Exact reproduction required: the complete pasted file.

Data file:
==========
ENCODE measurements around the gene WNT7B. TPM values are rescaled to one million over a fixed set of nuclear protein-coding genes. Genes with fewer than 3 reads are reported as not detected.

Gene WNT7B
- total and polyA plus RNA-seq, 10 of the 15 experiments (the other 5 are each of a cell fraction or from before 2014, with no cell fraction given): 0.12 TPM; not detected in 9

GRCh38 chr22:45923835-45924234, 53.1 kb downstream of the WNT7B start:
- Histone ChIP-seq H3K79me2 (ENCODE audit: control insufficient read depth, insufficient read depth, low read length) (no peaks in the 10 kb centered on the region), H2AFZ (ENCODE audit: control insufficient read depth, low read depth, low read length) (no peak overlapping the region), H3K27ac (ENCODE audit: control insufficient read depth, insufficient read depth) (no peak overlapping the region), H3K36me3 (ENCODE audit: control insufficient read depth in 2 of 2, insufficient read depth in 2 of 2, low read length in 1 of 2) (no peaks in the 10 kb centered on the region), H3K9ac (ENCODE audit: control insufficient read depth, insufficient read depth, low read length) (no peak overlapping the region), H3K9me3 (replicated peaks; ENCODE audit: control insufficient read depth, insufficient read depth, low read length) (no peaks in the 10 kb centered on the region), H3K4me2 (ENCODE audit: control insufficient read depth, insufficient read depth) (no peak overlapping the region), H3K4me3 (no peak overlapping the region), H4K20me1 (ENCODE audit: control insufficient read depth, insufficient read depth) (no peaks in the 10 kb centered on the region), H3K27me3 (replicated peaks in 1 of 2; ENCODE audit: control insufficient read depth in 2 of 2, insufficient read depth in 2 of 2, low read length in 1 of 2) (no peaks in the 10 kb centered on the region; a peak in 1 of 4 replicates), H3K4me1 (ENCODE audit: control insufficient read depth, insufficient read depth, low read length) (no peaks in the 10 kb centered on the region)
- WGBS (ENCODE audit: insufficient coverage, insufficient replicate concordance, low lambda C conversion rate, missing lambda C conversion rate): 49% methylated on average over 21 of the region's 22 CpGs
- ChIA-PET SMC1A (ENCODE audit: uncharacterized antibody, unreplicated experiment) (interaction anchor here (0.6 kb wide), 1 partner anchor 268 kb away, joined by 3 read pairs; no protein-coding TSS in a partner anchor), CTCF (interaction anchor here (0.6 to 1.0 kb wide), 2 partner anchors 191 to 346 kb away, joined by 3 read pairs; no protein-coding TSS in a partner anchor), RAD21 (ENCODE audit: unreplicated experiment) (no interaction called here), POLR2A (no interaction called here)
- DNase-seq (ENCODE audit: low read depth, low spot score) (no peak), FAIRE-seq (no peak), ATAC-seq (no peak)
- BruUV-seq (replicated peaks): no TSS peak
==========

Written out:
ENCODE measurements around the gene WNT7B. TPM values are rescaled to one million over a fixed set of nuclear protein-coding genes. Genes with fewer than 3 reads are reported as not detected.

Gene WNT7B
- total and polyA plus RNA-seq, 10 of the 15 experiments (the other 5 are each of a cell fraction or from before 2014, with no cell fraction given): 0.12 TPM; not detected in 9

GRCh38 chr22:45923835-45924234, 53.1 kb downstream of the WNT7B start:
- Histone ChIP-seq H3K79me2 (ENCODE audit: control insufficient read depth, insufficient read depth, low read length) (no peaks in the 10 kb centered on the region), H2AFZ (ENCODE audit: control insufficient read depth, low read depth, low read length) (no peak overlapping the region), H3K27ac (ENCODE audit: control insufficient read depth, insufficient read depth) (no peak overlapping the region), H3K36me3 (ENCODE audit: control insufficient read depth in 2 of 2, insufficient read depth in 2 of 2, low read length in 1 of 2) (no peaks in the 10 kb centered on the region), H3K9ac (ENCODE audit: control insufficient read depth, insufficient read depth, low read length) (no peak overlapping the region), H3K9me3 (replicated peaks; ENCODE audit: control insufficient read depth, insufficient read depth, low read length) (no peaks in the 10 kb centered on the region), H3K4me2 (ENCODE audit: control insufficient read depth, insufficient read depth) (no peak overlapping the region), H3K4me3 (no peak overlapping the region), H4K20me1 (ENCODE audit: control insufficient read depth, insufficient read depth) (no peaks in the 10 kb centered on the region), H3K27me3 (replicated peaks in 1 of 2; ENCODE audit: control insufficient read depth in 2 of 2, insufficient read depth in 2 of 2, low read length in 1 of 2) (no peaks in the 10 kb centered on the region; a peak in 1 of 4 replicates), H3K4me1 (ENCODE audit: control insufficient read depth, insufficient read depth, low read length) (no peaks in the 10 kb centered on the region)
- WGBS (ENCODE audit: insufficient coverage, insufficient replicate concordance, low lambda C conversion rate, missing lambda C conversion rate): 49% methylated on average over 21 of the region's 22 CpGs
- ChIA-PET SMC1A (ENCODE audit: uncharacterized antibody, unreplicated experiment) (interaction anchor here (0.6 kb wide), 1 partner anchor 268 kb away, joined by 3 read pairs; no protein-coding TSS in a partner anchor), CTCF (interaction anchor here (0.6 to 1.0 kb wide), 2 partner anchors 191 to 346 kb away, joined by 3 read pairs; no protein-coding TSS in a partner anchor), RAD21 (ENCODE audit: unreplicated experiment) (no interaction called here), POLR2A (no interaction called here)
- DNase-seq (ENCODE audit: low read depth, low spot score) (no peak), FAIRE-seq (no peak), ATAC-seq (no peak)
- BruUV-seq (replicated peaks): no TSS peak